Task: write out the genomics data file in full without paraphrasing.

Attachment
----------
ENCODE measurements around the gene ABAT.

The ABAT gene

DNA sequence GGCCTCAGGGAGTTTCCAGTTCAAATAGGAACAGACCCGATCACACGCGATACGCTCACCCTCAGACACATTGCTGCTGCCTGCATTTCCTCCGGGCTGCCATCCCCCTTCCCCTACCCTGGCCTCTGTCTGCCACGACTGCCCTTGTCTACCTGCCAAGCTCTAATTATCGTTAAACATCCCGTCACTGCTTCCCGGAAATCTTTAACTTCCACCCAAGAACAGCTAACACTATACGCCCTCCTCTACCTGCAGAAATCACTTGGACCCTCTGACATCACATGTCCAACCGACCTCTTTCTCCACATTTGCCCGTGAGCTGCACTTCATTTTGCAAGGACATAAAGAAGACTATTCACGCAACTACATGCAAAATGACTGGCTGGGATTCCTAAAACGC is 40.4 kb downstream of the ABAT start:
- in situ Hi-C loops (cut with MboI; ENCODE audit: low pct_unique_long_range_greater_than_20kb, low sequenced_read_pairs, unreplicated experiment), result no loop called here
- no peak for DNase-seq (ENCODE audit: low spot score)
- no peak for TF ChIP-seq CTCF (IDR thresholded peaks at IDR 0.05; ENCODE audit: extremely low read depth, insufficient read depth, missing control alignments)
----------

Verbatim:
ENCODE measurements around the gene ABAT.

The ABAT gene

DNA sequence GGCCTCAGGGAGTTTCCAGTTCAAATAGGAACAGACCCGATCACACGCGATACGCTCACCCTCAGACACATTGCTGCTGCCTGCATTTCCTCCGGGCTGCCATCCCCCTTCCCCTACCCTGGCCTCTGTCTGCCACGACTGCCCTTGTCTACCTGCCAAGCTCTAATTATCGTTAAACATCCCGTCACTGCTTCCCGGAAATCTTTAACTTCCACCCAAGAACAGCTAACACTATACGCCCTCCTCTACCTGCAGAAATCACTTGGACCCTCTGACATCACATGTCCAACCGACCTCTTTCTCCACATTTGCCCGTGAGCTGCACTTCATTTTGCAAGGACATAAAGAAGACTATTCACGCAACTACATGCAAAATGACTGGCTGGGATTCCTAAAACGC is 40.4 kb downstream of the ABAT start:
- in situ Hi-C loops (cut with MboI; ENCODE audit: low pct_unique_long_range_greater_than_20kb, low sequenced_read_pairs, unreplicated experiment), result no loop called here
- no peak for DNase-seq (ENCODE audit: low spot score)
- no peak for TF ChIP-seq CTCF (IDR thresholded peaks at IDR 0.05; ENCODE audit: extremely low read depth, insufficient read depth, missing control alignments)